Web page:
Let’s be honest– the PGA Championship is the Ringo of Golf Majors.  Much like the Australian Open in tennis– the PGA is a Grand Slam event because you NEED four to have a grand slam (unlike the Champions/Senior Tour that has 5 grand slam events).  But even though Richard Starkey was not as talented as John, Paul or George he remains a Beatle for life.  Likewise–the winner of the PGA Championship gets to count that towards his major title total.  The Players Championship claims “fifth major” status–but really they’re just the Pete Best/Stu Sutcliffe/George Martin.  Close to greatness but not in the Fab Four.  Speaking of Fab Four–Rory McIlroy wins his fourth career major by one shot at 16 under par.  Other thoughts relating to Rory and Ringo…:


Boys— Rory’s win comes on a weekend dominated by youth:  he’s 25 as is Ricky Fowler who tied for third (after consecutive runner-up finishes at the US and British Opens).  Victor Dubuisson (24 years old) tied for seventh while Brooks Koepka (24) and Jason Day (26) tied for 15th.  Was this weekend the first page of a new chapter?


I Wanna Be Your Man— McIlroy’s victory was his second PGA Championship.  He joins notables like Lee Trevino and Gary Player in the group ahead of one-time winners but behind Jack Nicklaus (5) and Tiger Woods (4) in the stroke-play era (the PGA Championship used to be decided in match-play until the late 1950’s).  Rory also wins two majors in the same calendar year– a feat last accomplished by Padraig Harrington in 2008.  He also moves up the ladder with four majors–only 27 men have accomplished that feat (including both Old Tom Morris and Young Tom Morris from the 19th century).  The top ranked player in the world has every reason to believe there will be more majors.


Honey Don’t— despite not being as desirable a tournament as the Masters (tradition!), US Open (it’s our national championship!) or British Open (the birthplace of golf!)– the PGA is one tough tournament to win.  Tom Watson and Arnold Palmer never won the PGA.  Likewise for multiple-major winners Seve Ballesteros, Nick Faldo and Ernie Els.  While many think Rickie Fowler will eventually break through at the major championship level–many were saying the same thing when a 19-year old Sergio Garcia finished second to Tiger Woods in the 1999 PGA Championship.  And we’re still waiting…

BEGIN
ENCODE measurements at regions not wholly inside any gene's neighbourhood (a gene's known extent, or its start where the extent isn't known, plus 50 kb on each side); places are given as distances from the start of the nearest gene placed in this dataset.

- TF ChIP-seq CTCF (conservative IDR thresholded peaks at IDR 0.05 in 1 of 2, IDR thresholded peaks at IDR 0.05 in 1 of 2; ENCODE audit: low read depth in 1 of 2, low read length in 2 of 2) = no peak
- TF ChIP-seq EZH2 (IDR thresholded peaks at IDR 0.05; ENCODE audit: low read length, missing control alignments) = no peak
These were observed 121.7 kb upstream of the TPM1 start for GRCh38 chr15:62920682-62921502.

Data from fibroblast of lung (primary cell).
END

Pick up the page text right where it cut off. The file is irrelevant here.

Act Naturally— McIlroy shot 66, 67, 67 and 68 en route to victory.  His back nine dominance helped him regain the lead Sunday after Mickelson and Fowler surged ahead…starting with an eagle on 10 (the same hole he double-bogeyed in the first round).  McIlroy finished 12 under par on the back nine (-4 on the front nine) for the tournament– taking a two shot lead with a birdie putt on 17.  It still wasn’t over though…


What Goes On— Phil Mickelson was THIS CLOSE to stealing the spotlight on what was the Rory Coronation Party (after two days of the Will Tiger Make the Cut Mystery)…barely missing a pair of shots on the 16th and 18th holes.  His chip on 16 holed out-robbing him of a birdie before Mickelson missed the par putt.  Phil’s chip on 18 almost went in–if it had he’d have carded an eagle and there would have been a playoff.  Which probably would have meant we would have finished the tournament Monday– just like in 2005 when lefty triumphed.


Yellow Submarine—  skies of blue they weren’t Sunday afternoon…as rain interrupted the final day of play and forced a semi-furious finish where McIlroy was battling darkness as well as Mickelson and Fowler.  (Beatle aside– Ringo always said the best drumming he ever did was on “Rain”–the B-side to “Paperback Writer”).  On the 18th Rory hit his approach shot while the duo had yet to putt.  Thank goodness nobody was hurt.  It did feel uncomfortable watching Rory watch Phil and Rickie before he could proceed with his round.  Made for solid TV…except for those complaining about the pre-emption of 60 Minutes.


With a Little Help from My Friends— Chris Wood had one memorable Thursday…and it wasn’t his first round 66.  The Englishman split the seat of his pants early in his round…and had to wear a pair of his playing partner’s rain pants.  But the pants didn’t fit well… so Wood got his own rain pants from his locker.  The water-repellent pants didn’t exactly breathe well in the Louisville heat…but before Wood melted in the August sun his manager showed up with a fresh pair.  Wood finished his first round with 5 birdies while wearing 4 different pairs of trousers.  After carding the 66, Wood shot 73, 70 and 74 in rounds he didn’t have to change his pants.  I’m not suggesting he should have torn his pants on purpose, but when it’s working…